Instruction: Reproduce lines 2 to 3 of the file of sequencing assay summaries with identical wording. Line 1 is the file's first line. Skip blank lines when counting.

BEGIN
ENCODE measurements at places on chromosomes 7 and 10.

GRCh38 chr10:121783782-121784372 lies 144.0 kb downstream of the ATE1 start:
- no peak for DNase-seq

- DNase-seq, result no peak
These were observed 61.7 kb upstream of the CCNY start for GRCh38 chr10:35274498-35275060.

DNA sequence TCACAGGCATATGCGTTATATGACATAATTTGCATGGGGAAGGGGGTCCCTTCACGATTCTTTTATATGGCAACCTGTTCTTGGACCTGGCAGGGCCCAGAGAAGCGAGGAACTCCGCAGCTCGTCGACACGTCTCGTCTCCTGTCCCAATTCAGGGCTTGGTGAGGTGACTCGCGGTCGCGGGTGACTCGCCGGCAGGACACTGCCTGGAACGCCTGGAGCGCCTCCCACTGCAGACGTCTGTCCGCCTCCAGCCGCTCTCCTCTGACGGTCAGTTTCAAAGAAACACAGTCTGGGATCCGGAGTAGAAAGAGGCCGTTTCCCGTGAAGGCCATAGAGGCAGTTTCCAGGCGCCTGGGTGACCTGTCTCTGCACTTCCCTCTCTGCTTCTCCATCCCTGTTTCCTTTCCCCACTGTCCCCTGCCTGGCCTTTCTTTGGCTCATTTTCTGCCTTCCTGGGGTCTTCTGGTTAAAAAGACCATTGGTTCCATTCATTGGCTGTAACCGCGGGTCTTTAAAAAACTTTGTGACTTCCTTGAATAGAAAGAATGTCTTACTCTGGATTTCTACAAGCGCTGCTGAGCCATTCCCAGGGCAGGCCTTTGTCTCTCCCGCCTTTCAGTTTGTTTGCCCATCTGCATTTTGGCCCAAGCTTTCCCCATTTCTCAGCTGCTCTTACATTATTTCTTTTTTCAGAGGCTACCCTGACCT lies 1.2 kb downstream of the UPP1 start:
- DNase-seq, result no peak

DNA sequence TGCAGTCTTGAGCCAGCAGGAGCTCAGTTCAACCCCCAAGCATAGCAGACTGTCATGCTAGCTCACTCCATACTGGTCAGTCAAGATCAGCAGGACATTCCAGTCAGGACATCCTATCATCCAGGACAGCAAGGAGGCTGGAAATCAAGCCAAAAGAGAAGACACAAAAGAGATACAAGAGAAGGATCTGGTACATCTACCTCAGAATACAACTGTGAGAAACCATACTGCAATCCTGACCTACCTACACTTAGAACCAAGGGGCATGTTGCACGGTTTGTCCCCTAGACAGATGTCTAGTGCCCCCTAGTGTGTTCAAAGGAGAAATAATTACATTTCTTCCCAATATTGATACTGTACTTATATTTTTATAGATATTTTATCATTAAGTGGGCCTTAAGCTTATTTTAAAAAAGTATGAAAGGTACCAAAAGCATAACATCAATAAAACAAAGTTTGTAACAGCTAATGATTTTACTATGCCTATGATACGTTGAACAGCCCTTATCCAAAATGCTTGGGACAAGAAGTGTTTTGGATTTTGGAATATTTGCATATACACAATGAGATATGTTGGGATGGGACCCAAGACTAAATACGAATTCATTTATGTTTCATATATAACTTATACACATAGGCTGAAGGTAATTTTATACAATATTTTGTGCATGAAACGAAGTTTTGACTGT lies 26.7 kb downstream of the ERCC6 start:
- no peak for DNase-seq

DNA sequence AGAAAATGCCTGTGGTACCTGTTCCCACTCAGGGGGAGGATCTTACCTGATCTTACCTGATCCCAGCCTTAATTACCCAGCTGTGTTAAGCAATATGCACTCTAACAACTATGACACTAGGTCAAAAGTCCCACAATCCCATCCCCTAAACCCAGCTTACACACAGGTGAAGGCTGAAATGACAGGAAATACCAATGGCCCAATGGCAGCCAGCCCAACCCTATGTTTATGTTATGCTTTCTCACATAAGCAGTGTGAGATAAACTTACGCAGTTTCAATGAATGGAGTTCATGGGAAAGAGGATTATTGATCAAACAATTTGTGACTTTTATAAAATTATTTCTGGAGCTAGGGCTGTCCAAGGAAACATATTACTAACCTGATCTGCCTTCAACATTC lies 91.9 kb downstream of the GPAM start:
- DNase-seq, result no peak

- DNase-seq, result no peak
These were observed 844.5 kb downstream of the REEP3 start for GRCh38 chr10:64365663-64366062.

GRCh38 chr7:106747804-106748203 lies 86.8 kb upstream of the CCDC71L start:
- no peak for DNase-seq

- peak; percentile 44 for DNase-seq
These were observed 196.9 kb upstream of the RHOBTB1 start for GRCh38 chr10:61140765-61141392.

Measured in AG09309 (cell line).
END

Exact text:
GRCh38 chr10:121783782-121784372 lies 144.0 kb downstream of the ATE1 start:
- no peak for DNase-seq